A district court's decision that a claimant has established a private prescriptive easement involves entwined questions of law and fact. Marshall v. Blair, 130 Idaho 675, 679, 946 P.2d 975, 979 (1997). On appeal, this Court will not set aside findings of fact, unless they are clearly erroneous. Id. (citing I.R.C.P. Rule 52(a)). If a district court's findings of fact are supported by substantial and competent, though conflicting, evidence, this Court will not disturb the findings. Marshall v. Blair, 130 Idaho at 679, 946 P.2d at 979. Furthermore, this Court gives due regard to the district court's special opportunity to judge the credibility of the witnesses who personally appear before the court. Id. (citing I.R.C.P. Rule 52(a)). In contrast, this Court exercises free review over the district court's conclusions of law. Marshall v. Blair, 130 Idaho at 679, 946 P.2d at 979.


A. The District Judge Erred in Holding the Property Owners Were Entitled to a Prescriptive Easement Over the Sales' Property.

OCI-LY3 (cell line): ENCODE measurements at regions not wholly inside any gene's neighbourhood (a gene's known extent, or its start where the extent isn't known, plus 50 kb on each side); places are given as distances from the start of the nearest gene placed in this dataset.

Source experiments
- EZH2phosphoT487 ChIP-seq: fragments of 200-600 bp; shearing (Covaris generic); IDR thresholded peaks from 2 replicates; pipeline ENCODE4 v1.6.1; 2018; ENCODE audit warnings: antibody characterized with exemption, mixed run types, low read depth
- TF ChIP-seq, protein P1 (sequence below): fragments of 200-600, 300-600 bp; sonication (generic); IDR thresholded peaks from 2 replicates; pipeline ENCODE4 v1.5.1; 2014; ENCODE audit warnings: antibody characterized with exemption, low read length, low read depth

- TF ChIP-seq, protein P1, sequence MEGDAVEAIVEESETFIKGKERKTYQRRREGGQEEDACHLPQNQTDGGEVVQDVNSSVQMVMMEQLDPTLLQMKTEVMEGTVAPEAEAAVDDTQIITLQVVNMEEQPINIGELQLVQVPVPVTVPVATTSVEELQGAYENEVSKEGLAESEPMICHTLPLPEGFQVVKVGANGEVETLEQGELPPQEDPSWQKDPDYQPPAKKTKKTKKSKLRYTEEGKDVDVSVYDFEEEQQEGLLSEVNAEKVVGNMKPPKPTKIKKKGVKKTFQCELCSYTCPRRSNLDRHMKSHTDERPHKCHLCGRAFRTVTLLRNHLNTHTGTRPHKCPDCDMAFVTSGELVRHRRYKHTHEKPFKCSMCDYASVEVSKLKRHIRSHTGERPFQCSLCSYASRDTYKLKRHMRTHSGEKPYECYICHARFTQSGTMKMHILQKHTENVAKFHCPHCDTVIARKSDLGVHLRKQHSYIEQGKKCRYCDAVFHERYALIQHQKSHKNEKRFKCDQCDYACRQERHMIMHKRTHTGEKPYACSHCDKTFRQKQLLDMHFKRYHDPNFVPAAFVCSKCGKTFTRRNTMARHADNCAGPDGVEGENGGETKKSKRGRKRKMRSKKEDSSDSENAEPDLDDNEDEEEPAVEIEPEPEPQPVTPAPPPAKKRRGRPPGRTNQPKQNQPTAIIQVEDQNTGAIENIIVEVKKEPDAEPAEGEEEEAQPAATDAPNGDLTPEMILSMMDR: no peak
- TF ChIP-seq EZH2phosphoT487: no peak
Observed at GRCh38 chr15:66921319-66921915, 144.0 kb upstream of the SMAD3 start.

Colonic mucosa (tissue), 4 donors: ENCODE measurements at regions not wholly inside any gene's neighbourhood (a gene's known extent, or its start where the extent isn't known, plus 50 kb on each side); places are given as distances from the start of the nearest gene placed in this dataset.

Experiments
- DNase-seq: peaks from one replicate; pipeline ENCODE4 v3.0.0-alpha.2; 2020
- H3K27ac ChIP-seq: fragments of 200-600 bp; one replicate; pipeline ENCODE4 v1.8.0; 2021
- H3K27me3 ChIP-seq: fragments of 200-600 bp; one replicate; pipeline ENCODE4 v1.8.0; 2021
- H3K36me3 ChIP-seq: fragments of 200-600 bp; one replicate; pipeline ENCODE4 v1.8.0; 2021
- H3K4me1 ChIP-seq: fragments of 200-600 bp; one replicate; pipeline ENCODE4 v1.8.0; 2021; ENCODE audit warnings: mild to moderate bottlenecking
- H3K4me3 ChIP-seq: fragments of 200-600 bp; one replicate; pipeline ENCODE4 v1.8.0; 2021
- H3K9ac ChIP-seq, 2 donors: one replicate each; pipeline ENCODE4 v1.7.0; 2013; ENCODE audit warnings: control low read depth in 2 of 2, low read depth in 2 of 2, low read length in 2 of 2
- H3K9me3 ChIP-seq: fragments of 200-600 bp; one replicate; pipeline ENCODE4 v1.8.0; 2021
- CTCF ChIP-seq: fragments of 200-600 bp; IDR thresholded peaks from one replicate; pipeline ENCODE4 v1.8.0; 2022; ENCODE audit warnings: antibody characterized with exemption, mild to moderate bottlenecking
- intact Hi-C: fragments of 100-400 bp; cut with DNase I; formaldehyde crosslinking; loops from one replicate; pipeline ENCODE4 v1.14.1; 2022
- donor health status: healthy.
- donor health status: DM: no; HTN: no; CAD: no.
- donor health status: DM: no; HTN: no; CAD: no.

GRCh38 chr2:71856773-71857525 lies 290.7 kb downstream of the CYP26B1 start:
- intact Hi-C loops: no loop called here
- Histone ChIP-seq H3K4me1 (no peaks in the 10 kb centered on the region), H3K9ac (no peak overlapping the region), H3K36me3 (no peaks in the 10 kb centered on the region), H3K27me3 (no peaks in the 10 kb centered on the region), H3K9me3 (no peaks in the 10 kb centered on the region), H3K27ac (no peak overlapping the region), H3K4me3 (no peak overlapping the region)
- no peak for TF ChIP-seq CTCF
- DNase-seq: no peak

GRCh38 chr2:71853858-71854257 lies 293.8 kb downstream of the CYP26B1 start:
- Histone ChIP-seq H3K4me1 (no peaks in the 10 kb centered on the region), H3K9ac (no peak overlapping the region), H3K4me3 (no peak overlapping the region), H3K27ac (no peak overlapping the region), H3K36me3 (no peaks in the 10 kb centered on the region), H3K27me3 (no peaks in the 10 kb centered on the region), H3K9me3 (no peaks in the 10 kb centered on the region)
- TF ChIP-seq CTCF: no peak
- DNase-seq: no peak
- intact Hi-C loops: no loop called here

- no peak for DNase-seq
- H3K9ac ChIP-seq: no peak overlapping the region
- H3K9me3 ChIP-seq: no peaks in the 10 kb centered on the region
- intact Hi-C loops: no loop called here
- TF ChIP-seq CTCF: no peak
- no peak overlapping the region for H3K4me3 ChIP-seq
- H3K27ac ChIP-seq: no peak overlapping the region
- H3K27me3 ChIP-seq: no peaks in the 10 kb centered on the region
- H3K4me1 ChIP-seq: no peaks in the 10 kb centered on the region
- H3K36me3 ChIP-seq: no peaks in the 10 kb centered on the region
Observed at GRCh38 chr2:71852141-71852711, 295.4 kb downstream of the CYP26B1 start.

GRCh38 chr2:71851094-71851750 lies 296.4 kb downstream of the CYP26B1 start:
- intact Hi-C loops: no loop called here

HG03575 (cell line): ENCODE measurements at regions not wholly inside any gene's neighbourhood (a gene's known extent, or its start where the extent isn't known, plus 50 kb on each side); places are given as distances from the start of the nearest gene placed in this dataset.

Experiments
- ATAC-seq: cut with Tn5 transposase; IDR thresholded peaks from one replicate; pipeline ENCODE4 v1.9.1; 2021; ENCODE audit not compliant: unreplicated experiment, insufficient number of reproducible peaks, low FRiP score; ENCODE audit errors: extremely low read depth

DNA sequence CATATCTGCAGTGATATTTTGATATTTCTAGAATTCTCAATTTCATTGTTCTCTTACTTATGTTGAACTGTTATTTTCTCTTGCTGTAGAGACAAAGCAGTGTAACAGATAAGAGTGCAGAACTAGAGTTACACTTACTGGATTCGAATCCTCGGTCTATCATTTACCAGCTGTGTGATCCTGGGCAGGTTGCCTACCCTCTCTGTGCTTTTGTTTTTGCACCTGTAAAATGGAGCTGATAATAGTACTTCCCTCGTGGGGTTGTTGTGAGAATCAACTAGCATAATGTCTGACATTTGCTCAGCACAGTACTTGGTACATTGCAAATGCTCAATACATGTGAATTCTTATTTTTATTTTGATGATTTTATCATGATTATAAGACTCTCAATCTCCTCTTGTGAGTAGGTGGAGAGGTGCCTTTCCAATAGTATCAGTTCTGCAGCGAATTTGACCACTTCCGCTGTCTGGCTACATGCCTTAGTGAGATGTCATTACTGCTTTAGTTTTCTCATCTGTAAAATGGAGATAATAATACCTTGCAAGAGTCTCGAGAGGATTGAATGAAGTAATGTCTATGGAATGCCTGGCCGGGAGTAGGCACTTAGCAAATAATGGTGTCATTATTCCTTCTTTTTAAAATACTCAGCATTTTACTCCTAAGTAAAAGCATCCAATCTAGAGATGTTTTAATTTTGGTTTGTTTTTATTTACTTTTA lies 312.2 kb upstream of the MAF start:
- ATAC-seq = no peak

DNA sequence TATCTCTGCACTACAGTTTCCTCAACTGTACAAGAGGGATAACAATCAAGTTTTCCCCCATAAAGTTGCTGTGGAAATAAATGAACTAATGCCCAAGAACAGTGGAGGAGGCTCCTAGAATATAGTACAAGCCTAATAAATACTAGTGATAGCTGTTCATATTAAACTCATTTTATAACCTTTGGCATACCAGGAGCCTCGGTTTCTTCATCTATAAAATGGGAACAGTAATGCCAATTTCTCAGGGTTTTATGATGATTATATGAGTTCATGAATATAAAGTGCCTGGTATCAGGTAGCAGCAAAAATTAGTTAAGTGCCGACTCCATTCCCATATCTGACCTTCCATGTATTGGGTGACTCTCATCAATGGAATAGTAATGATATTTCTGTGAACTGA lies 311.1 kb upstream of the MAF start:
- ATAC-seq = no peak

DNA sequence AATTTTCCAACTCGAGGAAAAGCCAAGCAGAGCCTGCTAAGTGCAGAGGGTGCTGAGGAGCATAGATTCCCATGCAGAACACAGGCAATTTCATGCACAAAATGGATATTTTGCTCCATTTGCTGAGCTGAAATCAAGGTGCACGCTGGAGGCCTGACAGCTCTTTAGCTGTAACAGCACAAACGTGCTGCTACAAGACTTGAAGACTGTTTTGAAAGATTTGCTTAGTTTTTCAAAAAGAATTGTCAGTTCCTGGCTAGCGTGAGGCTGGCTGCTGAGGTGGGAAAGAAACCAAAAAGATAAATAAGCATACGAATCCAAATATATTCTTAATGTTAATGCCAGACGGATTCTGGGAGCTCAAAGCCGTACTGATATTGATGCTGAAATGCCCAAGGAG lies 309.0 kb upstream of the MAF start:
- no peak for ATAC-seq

An easement is the right to use the land of another for a specific purpose that is not inconsistent with the general use of the property by the owner. Abbott v. Nampa School Dist. No. 131, 119 Idaho 554, 558, 808 P.2d 1289, 1293 (1991). To establish an easement by prescription, the claimant must prove by clear and convincing evidence use of the subject property, which is characterized as: (1) open and notorious; (2) continuous and uninterrupted; (3) adverse and under a claim of right; (4) with the actual or imputed knowledge of the owner of the servient tenement (5) for the statutory period. See I.C. § 5-203; Baxter v. Craney, 135 Idaho at 166, 173, 16 P.3d 263, 270 (2000). Each element is essential to the claim, and the trial court must make findings relevant to each element in order to sustain a judgment on appeal. The trial court below made findings that the Property Owners use of the road was open and adverse, but did not make specific findings with respect to the remaining elements. Without such findings, the decision is in error.